Impax handed 12-page 483 at reevaluation

Impax Laboratories has been struggling for two years to get its manufacturing practices down at a plant in California where it intends to produce Rytary, an extended-release Parkinson's drug. The struggles persist, the company has confessed. In fact, a reinspection of the plant was a train wreck, with Impax receiving a Form 483 with a dozen observations, three of them repeats.

The problems again put into question when, or if, the FDA might approve Rytary. Impax ($IPXL) informed investors in January that the FDA would not consider approval of the drug until it had signed off on the plant in Hayward, CA. Impax said this week it was unclear what the new issues would mean for that process, but that it still hopes to launch Rytary in 2014.

CEO Larry Hsu, in a call with analysts, said the company was disappointed but that it has a solid quality-improvement program in place and is going in the right direction. He emphasized that many observations stemmed from work it is doing to meet FDA standards. What needs to happen now, Hsu said, is to "accelerate the program and get it done." It is looking to adding consultants to help it do that. Executives warned, however, that the company must be realistic about the amount of work that has to be done. Launches of other products from the Hayward plant may be delayed as a result of the work to be done but not the launch of products manufactured at its other plants.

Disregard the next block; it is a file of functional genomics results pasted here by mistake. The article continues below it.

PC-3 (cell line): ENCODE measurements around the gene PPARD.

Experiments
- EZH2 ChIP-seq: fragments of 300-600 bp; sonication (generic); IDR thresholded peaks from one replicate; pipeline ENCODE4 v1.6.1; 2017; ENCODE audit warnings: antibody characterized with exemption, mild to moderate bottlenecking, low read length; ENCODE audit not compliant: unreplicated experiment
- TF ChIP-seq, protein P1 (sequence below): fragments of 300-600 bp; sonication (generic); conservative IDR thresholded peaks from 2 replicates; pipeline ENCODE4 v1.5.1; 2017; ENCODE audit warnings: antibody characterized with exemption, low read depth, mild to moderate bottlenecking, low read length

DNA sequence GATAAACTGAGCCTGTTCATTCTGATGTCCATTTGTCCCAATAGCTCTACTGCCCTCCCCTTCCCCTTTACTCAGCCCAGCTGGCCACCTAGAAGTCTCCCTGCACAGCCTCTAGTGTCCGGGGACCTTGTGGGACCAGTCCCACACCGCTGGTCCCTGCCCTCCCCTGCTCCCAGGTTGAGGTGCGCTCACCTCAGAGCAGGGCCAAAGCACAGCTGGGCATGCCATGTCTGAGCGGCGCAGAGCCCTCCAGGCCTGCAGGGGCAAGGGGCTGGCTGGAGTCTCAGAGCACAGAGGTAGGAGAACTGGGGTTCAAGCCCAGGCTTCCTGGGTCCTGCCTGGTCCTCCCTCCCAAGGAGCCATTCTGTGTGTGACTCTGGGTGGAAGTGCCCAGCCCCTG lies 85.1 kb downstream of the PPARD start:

A heavily redacted copy of the 483, included with its SEC filing, goes on for 12 pages, listing problems inspectors had with the testing and handling of levadopa, the API in Rytary, as well as problems with testing of 17 other products made at the plant. The FDA also noted that Impax has released lots of drugs, even though the company should have known some of its test methods were inadequate. There were also problems with temperature during drying and problems with holding and warehousing of some products. The FDA said Impax was not thoroughly investigating complaints of broken tablets and that its computer systems lacked adequate controls. There were even problems with the basic cleaning of some equipment.

The most recent finding followed a warning letter in May 2011 and then a follow-up inspection in February 2012 that documented a host of problems. Last year, the company said the FDA had found no problems at its Taiwan plant during a "preapproval inspection for Rytary." Hsu made clear in the call Monday that the company cannot just move production of Rytary to Taiwan and then seek approval. Because the drug was developed in Hayward, that plant must pass muster with the FDA for the company to get approval for Rytary.

- read the release 
- the Form 483 can be found here
- here's the warning letter

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